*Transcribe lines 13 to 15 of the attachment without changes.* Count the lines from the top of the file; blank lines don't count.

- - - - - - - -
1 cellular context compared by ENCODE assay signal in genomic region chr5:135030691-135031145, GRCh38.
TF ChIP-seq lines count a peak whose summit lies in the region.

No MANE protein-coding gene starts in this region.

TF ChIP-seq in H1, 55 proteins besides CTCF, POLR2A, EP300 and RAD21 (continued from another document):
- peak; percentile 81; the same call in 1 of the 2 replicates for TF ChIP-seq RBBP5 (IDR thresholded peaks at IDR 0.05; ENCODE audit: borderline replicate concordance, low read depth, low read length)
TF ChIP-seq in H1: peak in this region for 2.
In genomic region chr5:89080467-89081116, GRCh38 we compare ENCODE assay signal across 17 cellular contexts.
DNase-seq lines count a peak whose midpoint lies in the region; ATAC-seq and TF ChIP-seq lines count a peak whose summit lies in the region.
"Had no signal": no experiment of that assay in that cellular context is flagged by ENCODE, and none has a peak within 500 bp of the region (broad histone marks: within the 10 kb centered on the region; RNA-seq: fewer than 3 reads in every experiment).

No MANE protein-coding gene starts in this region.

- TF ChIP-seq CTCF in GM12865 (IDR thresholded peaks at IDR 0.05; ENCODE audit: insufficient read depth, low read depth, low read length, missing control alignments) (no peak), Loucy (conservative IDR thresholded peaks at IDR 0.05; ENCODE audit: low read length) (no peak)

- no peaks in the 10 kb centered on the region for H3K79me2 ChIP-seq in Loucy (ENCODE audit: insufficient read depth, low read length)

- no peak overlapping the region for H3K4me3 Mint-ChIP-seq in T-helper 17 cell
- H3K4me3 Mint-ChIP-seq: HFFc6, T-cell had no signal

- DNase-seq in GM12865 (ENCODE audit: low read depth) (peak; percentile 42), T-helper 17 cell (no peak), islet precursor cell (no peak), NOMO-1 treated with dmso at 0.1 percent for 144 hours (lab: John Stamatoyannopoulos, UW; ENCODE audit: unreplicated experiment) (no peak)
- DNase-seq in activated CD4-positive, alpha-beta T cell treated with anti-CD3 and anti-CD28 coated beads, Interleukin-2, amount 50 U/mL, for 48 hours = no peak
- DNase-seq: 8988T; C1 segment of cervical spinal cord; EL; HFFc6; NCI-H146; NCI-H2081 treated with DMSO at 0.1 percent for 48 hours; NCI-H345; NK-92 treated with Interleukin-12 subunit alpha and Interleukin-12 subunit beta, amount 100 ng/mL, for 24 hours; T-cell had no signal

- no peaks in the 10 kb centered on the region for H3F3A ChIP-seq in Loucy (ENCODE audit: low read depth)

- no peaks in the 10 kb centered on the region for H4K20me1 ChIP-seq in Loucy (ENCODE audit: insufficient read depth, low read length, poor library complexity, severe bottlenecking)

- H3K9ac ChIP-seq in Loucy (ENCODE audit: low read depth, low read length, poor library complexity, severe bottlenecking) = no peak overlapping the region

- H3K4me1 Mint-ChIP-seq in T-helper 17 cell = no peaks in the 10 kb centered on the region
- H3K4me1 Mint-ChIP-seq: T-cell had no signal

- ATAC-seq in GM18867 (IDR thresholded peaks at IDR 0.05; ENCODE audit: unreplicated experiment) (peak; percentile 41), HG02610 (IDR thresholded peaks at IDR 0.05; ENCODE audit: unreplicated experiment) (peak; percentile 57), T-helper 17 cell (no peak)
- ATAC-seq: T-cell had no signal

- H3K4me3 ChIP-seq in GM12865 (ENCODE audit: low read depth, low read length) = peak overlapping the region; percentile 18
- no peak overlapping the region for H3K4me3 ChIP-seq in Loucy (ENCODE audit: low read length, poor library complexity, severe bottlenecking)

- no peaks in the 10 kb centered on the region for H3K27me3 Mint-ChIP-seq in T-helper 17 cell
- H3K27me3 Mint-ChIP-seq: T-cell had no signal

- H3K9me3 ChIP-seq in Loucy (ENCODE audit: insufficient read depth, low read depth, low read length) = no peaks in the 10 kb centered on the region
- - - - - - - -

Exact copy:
- no peak overlapping the region for H3K4me3 Mint-ChIP-seq in T-helper 17 cell
- H3K4me3 Mint-ChIP-seq: HFFc6, T-cell had no signal

- DNase-seq in GM12865 (ENCODE audit: low read depth) (peak; percentile 42), T-helper 17 cell (no peak), islet precursor cell (no peak), NOMO-1 treated with dmso at 0.1 percent for 144 hours (lab: John Stamatoyannopoulos, UW; ENCODE audit: unreplicated experiment) (no peak)